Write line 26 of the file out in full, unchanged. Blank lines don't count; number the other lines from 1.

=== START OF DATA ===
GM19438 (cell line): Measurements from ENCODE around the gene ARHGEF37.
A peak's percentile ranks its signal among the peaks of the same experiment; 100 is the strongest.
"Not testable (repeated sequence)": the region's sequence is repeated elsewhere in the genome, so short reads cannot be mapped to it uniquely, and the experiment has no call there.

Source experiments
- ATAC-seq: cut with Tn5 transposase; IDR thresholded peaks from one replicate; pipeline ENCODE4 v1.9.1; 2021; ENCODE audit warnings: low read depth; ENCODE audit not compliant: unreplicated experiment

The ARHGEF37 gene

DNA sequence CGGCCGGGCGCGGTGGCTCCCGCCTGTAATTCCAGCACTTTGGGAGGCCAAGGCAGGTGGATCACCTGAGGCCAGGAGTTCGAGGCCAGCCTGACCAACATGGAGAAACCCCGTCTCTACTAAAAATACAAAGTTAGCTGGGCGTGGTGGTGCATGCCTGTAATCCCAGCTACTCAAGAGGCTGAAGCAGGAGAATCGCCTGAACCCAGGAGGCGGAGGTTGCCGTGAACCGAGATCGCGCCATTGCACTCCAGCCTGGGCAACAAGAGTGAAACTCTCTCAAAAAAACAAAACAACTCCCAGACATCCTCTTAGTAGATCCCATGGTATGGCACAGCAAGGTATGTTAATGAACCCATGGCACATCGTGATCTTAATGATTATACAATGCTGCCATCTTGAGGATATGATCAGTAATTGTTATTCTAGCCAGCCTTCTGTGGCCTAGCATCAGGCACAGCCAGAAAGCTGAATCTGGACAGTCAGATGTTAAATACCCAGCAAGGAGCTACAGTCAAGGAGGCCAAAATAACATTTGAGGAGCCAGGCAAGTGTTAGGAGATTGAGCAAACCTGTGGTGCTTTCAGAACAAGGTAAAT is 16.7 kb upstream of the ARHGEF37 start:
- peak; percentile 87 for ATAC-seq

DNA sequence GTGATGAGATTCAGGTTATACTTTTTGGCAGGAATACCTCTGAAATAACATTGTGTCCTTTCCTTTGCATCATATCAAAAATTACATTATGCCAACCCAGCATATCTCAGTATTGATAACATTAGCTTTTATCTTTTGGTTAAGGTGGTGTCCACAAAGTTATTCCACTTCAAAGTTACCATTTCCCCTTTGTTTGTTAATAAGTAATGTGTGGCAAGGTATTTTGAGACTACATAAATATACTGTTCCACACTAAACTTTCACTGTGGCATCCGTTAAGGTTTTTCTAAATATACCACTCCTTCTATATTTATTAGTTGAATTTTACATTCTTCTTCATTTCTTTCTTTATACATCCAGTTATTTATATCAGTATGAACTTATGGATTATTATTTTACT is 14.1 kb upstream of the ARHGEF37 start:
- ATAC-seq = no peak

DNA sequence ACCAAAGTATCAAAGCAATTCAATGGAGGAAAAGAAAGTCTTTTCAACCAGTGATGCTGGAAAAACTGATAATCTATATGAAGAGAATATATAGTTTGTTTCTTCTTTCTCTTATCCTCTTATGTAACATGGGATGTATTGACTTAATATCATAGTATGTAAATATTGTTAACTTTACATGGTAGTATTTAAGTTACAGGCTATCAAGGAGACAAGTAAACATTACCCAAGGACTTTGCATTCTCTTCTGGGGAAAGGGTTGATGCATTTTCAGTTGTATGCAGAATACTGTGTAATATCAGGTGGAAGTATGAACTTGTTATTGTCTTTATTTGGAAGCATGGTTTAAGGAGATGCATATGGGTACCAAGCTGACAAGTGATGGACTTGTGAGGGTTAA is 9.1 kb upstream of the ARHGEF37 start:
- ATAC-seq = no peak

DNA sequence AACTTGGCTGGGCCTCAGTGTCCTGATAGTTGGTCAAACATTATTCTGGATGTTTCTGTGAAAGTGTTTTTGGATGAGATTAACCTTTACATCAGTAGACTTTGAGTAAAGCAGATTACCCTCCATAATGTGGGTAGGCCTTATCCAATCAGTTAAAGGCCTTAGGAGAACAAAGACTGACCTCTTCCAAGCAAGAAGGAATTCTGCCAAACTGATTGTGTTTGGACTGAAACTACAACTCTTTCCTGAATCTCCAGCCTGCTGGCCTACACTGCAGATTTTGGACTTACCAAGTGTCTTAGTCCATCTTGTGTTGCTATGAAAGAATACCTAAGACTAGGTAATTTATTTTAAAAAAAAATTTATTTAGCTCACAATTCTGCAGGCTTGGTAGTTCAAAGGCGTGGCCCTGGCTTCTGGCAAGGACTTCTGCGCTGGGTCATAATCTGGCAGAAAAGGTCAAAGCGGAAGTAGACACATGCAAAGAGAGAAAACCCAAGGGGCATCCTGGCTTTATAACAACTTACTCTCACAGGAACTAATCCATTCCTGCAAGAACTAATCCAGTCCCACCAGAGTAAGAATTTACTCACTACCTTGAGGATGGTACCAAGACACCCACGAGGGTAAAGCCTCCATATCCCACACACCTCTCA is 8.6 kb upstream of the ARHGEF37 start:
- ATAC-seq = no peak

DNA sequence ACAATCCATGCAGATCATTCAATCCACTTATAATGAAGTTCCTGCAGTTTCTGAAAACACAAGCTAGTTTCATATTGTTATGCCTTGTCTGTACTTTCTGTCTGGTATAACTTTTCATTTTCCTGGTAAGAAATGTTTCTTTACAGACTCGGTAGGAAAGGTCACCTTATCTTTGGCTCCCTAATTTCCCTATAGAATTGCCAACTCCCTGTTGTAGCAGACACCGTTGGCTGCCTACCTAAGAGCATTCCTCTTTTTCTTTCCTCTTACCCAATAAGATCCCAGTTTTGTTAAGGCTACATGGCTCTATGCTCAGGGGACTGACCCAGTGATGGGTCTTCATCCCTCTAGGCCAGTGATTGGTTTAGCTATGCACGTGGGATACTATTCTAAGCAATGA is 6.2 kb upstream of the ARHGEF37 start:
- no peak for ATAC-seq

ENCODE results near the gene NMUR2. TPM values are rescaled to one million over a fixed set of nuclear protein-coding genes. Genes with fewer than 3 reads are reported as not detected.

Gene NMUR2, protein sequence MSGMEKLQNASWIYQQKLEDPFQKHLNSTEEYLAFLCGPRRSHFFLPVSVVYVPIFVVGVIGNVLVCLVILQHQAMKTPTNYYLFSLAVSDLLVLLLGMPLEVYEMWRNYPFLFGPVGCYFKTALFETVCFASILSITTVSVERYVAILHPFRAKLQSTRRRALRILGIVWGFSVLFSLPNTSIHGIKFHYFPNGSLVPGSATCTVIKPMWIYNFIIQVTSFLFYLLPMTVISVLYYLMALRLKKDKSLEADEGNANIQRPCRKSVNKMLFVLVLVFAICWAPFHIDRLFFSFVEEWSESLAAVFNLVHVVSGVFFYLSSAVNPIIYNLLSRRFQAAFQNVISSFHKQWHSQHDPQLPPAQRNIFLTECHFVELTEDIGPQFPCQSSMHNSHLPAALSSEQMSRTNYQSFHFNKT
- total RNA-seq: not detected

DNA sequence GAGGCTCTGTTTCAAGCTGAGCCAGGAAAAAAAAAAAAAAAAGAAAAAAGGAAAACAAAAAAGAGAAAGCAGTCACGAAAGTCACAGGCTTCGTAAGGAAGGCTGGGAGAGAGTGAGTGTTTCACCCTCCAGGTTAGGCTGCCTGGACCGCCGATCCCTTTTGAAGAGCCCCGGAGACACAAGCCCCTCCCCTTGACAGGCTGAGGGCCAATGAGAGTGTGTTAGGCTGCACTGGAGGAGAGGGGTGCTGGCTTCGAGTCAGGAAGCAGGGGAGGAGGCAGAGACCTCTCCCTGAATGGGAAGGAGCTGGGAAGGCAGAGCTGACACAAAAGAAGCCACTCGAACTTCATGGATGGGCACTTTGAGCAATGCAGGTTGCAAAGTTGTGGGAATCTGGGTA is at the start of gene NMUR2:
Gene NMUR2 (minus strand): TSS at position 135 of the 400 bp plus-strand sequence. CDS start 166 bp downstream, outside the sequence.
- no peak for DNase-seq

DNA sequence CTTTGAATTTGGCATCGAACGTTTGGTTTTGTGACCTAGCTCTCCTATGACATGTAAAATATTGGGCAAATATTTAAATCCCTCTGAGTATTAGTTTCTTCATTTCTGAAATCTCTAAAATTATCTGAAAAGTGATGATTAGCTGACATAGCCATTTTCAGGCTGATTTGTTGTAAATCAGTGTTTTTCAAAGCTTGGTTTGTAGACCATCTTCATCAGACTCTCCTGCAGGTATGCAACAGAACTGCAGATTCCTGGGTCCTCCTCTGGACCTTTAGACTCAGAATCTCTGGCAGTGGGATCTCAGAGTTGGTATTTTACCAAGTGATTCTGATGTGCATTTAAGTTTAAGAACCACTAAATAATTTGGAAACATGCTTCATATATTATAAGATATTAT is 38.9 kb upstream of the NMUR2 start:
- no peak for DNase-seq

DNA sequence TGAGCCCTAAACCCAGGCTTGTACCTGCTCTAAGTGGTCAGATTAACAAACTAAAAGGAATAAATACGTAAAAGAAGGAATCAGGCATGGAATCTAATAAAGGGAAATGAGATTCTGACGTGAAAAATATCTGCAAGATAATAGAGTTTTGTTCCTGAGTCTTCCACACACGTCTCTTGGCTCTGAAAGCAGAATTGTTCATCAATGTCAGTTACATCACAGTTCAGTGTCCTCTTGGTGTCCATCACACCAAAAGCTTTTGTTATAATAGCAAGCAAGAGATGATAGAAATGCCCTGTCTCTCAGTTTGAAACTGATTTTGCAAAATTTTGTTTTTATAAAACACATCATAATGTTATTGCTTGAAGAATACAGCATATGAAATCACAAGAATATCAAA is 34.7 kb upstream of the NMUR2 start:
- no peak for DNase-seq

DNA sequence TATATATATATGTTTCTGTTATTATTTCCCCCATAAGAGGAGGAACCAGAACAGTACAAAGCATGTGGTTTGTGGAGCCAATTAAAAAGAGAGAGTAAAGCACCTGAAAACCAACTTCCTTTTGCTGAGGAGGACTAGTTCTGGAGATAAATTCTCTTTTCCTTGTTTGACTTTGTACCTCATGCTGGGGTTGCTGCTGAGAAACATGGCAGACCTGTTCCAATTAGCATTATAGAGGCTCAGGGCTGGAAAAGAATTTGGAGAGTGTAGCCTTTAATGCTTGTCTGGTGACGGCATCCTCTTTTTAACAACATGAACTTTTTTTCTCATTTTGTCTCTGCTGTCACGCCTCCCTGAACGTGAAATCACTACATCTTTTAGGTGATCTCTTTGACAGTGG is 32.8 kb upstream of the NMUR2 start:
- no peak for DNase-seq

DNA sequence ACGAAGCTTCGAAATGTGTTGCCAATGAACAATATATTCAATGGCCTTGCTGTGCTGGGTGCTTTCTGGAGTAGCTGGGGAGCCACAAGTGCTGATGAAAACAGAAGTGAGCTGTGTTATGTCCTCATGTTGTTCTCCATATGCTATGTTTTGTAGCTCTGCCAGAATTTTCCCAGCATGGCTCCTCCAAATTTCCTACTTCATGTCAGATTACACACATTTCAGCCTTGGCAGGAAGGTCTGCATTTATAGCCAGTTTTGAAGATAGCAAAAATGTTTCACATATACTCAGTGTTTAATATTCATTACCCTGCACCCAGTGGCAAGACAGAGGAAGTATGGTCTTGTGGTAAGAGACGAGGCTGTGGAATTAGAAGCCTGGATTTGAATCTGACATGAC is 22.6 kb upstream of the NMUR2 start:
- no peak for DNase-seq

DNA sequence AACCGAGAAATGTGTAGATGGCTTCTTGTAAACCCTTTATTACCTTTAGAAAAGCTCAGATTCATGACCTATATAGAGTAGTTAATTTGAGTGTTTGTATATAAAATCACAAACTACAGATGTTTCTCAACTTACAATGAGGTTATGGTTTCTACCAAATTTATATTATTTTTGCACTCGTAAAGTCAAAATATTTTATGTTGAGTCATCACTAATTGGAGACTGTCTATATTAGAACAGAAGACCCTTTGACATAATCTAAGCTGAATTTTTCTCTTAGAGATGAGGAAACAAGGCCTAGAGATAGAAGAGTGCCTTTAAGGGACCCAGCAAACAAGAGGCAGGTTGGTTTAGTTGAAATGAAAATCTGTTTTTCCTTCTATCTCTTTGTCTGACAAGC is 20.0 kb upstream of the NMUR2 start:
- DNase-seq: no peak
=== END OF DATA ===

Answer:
- no peak for DNase-seq